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Activists claim Jackson County jail is denying inmates due process because of COVID

Five people are shown standing holding poster board signs with slogans such as "People Over Punishment" and "Let My people Go! in front of a tall red brick building. One person is speaking at a microphone.
Carlos Moreno
KCUR 89.3
Protesters with Operation Liberation rally outside the Jackson County Detention Center on Monday calling for more transparency and accountability as COVID numbers rised inside the facility they say.

Operation Liberation held a rally outside the Jackson County Detention Center on Monday, claiming that widespread "precautionary quarantines" are denying inmates their due process rights. Detention center officials deny the accusations.

Kansas City activists are raising concerns about insufficient COVID safety measures inside the Jackson County Detention Center, and saying that outbreaks among inmates are hindering their due process rights.

Operation Liberation, a local criminal justice nonprofit, protested outside of the jail on Monday. Activists say they want more transparency and accountability about the safety measures and current conditions of inmates as the jail reports an increasing number of COVID cases.

Operation Liberation co-founder Dawn Oliver-Dysart says that inmates who have been potentially exposed to COVID are being confined in precautionary quarantine, and not being allowed due process. There are currently 114 inmates in precautionary quarantine, according to Sheriff Darryl Forte.

This week, 41 inmates and seven staff members have tested positive for COVID inside the detention center.

“I can't think of a place for it to be more dangerous,” Oliver-Dysart said during Monday’s protest. “You have folks who are confined right now inside of that facility only because they can't afford to get out.”

But jail director Diana Knapp says inmates are only being separated for mitigation reasons, and are not prevented from meeting with attorneys, going to medical facilities or to court.

Knapp did say that people who test positive are put in isolation, but they are not refused their legal rights.

“We're doing everything we can do, and we've kept it (COVID) below 2% of our population,” Forte said.

Oliver-Dysart said the group got its information from inmates inside the jail and disputes the jail’s COVID numbers. She called the conditions a “public health crisis,” saying that inmates reported not having enough testing, PPE, or other safety measures like hand sanitizer.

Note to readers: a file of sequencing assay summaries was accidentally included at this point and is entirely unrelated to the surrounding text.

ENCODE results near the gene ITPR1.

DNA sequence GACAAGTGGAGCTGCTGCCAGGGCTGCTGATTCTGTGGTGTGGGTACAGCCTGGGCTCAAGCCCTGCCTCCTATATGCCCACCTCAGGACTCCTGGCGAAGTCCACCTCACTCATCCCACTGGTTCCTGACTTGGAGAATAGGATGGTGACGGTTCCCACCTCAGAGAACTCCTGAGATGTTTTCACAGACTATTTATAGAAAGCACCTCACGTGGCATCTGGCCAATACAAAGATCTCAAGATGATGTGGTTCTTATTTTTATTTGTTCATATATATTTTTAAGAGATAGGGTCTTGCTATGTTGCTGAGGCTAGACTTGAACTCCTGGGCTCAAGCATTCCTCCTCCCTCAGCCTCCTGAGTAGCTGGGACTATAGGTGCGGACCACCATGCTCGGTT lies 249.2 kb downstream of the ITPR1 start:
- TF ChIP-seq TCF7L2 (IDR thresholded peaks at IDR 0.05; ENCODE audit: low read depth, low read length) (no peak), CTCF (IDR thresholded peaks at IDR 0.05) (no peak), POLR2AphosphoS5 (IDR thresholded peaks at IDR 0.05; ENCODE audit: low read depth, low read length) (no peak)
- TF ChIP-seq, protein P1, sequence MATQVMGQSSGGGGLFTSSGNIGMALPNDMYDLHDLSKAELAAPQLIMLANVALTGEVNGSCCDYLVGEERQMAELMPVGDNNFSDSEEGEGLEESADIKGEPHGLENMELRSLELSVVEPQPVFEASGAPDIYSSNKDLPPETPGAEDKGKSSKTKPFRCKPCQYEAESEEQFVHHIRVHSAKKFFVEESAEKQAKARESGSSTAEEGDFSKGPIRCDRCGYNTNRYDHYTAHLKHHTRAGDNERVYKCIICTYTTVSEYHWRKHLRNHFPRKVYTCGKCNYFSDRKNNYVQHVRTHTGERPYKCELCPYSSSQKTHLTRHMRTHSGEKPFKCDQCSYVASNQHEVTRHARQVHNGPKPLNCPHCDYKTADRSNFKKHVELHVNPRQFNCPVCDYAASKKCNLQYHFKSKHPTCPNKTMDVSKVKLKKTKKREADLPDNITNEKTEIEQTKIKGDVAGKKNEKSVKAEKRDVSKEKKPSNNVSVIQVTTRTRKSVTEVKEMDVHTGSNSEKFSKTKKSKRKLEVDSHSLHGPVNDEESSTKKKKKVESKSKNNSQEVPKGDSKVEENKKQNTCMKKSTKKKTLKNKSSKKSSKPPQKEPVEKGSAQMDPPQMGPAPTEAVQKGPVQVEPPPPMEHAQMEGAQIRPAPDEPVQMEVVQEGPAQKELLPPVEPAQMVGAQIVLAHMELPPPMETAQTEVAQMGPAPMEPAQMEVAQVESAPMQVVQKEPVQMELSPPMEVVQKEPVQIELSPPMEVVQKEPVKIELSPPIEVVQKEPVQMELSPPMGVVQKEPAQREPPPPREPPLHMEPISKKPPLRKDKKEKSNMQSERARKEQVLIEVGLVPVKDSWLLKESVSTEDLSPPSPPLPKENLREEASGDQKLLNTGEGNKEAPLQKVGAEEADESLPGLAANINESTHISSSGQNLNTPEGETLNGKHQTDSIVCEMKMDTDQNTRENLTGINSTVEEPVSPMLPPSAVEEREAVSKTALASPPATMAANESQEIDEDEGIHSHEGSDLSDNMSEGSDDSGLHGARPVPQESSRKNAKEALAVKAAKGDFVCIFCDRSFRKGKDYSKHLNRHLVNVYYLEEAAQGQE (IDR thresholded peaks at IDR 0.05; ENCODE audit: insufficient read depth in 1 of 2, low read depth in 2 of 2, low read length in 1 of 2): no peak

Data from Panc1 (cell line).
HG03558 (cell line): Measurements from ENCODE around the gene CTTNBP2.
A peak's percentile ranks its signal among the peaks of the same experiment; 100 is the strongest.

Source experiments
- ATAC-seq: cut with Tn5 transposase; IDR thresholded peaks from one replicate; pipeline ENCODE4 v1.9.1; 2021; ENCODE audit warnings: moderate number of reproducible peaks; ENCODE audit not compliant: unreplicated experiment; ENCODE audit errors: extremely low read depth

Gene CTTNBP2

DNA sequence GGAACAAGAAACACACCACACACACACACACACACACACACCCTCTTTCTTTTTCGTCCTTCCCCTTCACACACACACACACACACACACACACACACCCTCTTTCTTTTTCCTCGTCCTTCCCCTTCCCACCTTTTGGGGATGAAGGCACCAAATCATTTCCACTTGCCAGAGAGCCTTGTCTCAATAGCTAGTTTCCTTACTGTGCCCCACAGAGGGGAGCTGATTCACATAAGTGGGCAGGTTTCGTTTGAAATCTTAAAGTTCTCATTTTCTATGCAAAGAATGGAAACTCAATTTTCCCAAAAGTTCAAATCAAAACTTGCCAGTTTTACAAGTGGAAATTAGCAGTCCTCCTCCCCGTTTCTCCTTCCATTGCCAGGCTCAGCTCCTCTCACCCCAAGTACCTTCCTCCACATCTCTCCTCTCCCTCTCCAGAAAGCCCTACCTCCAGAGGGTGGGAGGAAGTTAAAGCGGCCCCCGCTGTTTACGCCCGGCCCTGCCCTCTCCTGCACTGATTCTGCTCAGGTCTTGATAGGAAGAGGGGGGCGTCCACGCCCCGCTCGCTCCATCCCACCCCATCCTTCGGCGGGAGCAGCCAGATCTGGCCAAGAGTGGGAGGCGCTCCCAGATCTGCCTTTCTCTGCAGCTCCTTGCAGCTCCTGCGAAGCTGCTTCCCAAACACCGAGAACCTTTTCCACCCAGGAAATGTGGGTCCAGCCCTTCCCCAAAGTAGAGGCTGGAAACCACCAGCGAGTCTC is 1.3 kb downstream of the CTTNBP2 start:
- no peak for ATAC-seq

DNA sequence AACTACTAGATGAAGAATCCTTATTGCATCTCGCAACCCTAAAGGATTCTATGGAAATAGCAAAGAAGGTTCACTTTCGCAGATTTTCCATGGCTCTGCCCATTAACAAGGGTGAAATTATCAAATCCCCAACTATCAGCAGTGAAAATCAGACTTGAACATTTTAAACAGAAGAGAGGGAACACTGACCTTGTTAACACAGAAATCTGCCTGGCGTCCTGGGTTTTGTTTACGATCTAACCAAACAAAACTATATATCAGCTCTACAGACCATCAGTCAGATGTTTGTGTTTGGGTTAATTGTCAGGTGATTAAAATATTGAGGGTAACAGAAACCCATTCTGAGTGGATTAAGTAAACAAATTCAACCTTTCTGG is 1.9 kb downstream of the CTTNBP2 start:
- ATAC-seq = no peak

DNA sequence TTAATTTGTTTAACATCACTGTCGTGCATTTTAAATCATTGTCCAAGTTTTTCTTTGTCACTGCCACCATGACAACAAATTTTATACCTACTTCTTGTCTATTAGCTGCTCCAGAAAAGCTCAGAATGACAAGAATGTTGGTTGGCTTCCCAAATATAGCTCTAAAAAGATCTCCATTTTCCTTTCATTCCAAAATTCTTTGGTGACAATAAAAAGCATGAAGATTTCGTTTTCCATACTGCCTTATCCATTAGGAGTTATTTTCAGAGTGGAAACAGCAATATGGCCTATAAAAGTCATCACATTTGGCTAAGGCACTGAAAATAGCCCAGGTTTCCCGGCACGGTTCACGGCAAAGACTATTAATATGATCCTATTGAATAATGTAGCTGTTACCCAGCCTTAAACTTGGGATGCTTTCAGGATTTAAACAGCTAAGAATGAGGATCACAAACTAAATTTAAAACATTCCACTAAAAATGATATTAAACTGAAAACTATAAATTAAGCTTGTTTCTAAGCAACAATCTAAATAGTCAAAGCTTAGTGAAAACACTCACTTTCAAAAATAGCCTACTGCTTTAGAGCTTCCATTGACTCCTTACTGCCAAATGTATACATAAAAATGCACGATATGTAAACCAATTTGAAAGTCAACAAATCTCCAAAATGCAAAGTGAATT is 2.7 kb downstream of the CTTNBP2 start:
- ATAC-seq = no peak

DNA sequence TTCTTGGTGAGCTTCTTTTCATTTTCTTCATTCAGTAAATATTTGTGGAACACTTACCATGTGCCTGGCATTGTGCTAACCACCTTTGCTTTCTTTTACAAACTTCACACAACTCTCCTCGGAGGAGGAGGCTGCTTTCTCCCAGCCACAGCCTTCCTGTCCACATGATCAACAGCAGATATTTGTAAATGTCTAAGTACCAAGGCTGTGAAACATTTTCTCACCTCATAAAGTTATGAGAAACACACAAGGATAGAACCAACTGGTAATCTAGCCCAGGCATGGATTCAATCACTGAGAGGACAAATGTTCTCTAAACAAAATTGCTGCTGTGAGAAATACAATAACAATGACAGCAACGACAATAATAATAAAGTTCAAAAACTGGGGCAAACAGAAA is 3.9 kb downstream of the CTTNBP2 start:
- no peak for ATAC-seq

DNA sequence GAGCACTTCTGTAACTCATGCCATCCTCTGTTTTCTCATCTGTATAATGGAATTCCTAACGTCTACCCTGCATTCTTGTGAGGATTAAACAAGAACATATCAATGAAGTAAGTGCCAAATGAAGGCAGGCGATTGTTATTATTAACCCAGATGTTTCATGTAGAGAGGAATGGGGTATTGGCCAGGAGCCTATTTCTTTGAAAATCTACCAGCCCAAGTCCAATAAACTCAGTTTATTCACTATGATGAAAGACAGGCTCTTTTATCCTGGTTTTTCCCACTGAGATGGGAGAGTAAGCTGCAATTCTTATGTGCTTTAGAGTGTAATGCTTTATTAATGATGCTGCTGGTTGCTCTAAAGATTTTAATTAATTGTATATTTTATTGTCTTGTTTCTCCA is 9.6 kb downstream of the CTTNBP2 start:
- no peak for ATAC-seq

Knapp says inmates are not given hand sanitizer because it’s flammable and consumable as an intoxicant.

“So soap and water is a much better alternative and is available all day long,” Knapp said.

Knapp said all inmates are tested with a rapid test upon intake. She says the detention center conducted voluntary mass testing last week, but only 50 inmates participated.

“When you look at a detention center where you have especially people coming in and out all the time, I think we've done a pretty good job managing,” Forte said.

Forte said Monday that the trend inside the prison generally follows the rise and fall of COVID cases in the outside community.

“I understand the frustration,” Forte said. “Some people, cause they're getting calls from family members and friends saying, ‘We don't have this. We don't have masks.’”

“They have masks,” Forte said.

Forte added the detention center follows CDC guidelines and shares COVID numbers, as well as offering free vaccines and voluntary testing.

“Safety, security and wellness remain a priority at the detention center for all,” Forte said.

As KCUR’s general assignment reporter and visual journalist, I bring our audience inside the daily stories that matter most to the people of the Kansas City metro, showing how and why events affect residents. Through my photography, I seek to ensure our diverse community sees itself represented in our coverage. Email me at carlos@kcur.org.
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